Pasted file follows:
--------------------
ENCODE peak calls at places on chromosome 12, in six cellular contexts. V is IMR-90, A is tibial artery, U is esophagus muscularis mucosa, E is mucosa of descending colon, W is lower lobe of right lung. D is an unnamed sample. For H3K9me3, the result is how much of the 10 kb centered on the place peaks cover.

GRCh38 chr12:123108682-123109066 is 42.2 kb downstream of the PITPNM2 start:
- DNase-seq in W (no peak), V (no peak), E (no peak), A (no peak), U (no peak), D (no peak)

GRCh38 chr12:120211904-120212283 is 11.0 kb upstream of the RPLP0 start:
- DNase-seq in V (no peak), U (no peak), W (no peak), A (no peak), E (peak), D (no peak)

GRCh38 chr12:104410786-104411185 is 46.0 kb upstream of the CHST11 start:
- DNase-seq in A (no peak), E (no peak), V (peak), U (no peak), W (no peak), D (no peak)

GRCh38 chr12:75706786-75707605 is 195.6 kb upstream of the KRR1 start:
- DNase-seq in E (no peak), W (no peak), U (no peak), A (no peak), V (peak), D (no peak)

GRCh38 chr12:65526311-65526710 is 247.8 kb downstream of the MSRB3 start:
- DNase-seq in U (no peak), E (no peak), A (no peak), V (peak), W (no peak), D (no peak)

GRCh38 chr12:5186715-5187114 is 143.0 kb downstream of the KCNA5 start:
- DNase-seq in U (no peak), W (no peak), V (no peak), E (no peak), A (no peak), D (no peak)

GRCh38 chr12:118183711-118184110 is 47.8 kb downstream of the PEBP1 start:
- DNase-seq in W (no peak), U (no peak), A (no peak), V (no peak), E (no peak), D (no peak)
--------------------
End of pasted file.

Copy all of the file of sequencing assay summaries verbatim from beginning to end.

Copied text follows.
ENCODE peak calls at places on chromosome 12, in six cellular contexts. V is IMR-90, A is tibial artery, U is esophagus muscularis mucosa, E is mucosa of descending colon, W is lower lobe of right lung. D is an unnamed sample. For H3K9me3, the result is how much of the 10 kb centered on the place peaks cover.

GRCh38 chr12:123108682-123109066 is 42.2 kb downstream of the PITPNM2 start:
- DNase-seq in W (no peak), V (no peak), E (no peak), A (no peak), U (no peak), D (no peak)

GRCh38 chr12:120211904-120212283 is 11.0 kb upstream of the RPLP0 start:
- DNase-seq in V (no peak), U (no peak), W (no peak), A (no peak), E (peak), D (no peak)

GRCh38 chr12:104410786-104411185 is 46.0 kb upstream of the CHST11 start:
- DNase-seq in A (no peak), E (no peak), V (peak), U (no peak), W (no peak), D (no peak)

GRCh38 chr12:75706786-75707605 is 195.6 kb upstream of the KRR1 start:
- DNase-seq in E (no peak), W (no peak), U (no peak), A (no peak), V (peak), D (no peak)

GRCh38 chr12:65526311-65526710 is 247.8 kb downstream of the MSRB3 start:
- DNase-seq in U (no peak), E (no peak), A (no peak), V (peak), W (no peak), D (no peak)

GRCh38 chr12:5186715-5187114 is 143.0 kb downstream of the KCNA5 start:
- DNase-seq in U (no peak), W (no peak), V (no peak), E (no peak), A (no peak), D (no peak)

GRCh38 chr12:118183711-118184110 is 47.8 kb downstream of the PEBP1 start:
- DNase-seq in W (no peak), U (no peak), A (no peak), V (no peak), E (no peak), D (no peak)